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The Journal of Orthomolecular Medicine Vol. 9, No.3, 1994


Selenium Deficiency and Hypothyroidism

Takeshi Hayashida, M.D.

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One of the recent, very popular Health Newsletters was recommending treating clinically hypothyroid patients with trials of dessicated thyroid tablets. Generally, it is understood that thyroid function tests are unreliable and even morning axillary temperatures have been found to be as predictive as blood tests.

The article advised that clinically hypothyroid patients be given dessicated thyroid tablets in gradually increasing doses until the optimum result/dose was obtained. This advice goes back many years when Dr. Paul Starr of USC recommended (personal communication) that patients be given increasing doses till optimum results were obtained. And this might require six, seven and eight grains of thyroid tablets. Essentially the same regimen was suggested by Dr. William Howard, Senior Vice President and Medical Director of Washington Center in Washington D.C. (personal communication) at our Phoenix Surgical Society Symposium in January 1993.

More recently I was introduced to the concept of Underconversion Hypothyroidism in the diagnosis of subclinical hypothyroidism by Dr. Jeffrey Bland in the February 1993 issue of Preventative Medicine Update. In many cases of patients suspected of clinical hypothyroidism, laboratory tests (T-4, T-3, TSH, FTI) will be within normal range. However, if the results are scrutinized, it will be found that the T-4 might be a high normal but the T-3 will be low or very low normal. TSH generally can be within normal range or slightly elevated. These patients do not have primary hypothyroidism but have what is called underconversion hypothyroidism.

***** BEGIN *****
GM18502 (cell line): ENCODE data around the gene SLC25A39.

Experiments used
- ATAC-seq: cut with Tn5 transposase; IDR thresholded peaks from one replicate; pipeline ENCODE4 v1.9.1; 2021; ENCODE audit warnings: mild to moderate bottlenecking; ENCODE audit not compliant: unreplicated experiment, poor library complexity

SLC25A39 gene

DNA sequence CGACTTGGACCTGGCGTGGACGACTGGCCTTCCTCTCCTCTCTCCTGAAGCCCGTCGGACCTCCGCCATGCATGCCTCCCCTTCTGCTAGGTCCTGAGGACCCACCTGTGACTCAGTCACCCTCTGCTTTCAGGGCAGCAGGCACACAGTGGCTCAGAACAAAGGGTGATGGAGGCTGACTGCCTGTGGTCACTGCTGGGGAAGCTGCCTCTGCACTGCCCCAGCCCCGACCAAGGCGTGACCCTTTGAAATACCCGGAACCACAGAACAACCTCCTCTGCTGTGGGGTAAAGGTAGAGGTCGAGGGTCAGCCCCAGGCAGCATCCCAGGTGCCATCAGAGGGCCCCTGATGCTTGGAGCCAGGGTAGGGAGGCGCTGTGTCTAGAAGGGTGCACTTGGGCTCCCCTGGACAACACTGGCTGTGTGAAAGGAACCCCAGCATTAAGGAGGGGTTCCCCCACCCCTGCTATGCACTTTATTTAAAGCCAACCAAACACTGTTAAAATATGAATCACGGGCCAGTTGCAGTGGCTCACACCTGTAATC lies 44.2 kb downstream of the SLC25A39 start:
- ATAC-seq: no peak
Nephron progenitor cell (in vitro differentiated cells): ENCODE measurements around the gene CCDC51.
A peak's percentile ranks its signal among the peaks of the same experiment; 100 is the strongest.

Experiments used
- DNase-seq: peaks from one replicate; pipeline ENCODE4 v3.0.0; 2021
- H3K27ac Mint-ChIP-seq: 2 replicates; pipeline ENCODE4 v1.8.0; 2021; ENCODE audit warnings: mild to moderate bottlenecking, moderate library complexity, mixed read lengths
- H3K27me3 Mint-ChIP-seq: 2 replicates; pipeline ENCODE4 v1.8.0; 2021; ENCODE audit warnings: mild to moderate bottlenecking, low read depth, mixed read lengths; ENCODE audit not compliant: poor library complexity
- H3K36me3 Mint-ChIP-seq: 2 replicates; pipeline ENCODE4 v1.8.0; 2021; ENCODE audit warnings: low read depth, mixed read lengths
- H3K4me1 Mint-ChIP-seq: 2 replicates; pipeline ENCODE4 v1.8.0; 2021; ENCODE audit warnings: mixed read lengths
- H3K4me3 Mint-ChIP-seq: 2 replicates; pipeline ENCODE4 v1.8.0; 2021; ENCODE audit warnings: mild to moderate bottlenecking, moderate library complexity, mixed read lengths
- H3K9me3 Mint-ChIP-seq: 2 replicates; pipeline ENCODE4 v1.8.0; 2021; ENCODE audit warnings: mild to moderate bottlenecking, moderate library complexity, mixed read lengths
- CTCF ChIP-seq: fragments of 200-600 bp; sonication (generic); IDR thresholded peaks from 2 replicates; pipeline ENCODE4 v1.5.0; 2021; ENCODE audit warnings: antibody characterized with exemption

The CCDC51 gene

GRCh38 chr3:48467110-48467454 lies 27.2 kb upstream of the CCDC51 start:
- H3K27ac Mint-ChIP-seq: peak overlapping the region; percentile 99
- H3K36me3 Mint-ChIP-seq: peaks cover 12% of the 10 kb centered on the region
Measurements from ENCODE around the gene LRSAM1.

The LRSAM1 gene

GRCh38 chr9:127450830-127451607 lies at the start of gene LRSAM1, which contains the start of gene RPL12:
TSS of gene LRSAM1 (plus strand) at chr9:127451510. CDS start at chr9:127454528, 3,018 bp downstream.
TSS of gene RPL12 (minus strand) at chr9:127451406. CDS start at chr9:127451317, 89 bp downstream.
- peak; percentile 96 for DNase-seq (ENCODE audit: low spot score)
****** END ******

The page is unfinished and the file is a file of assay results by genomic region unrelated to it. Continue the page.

In this condition, there is insufficient T-3 fraction of the thyroxin which is the active fraction in contradiction to the T-4 which we were taught in the past to be the active part of the thyroid hormone. It has been shown that today due to mineral deficiency, particulary selenium, T-4 is not converted to T-3 in sufficient amount. Selenium deficiency leads to decreased T-3 in the tissue by inhibiting the Deiodinase activity and the conversion of T-4 to T-3. Selenium depletion also leads to increase in T-4. {The American Journal of Clinical Nutrition, February 1933 Supplement)

Since being introduced to underconversion hypothyroidism, it is gratifying to see so many of my patients being cured of their low thyroid condition in the face of so-called normal thyroid laboratory tests. Many times just the addition of selenium (200-400 mcg daily) is enough to correct the hypothyroid condition. It goes without saying that good nutrition is a prerequisite along with mineral supplementation, particularly zinc and copper.

Isn't it nice to be able to correct hypothyroid condition with selenium? Besides being a normalizer of thyroid condition, it is a powerful antioxidant, an anti-cancer agent and a strong anti-cataract agent. Who can ask for more?

Takeshi Hayashida, M.D.

Gardena Valley Medical Center

1300 West 155th Street

Gardena, California 90247

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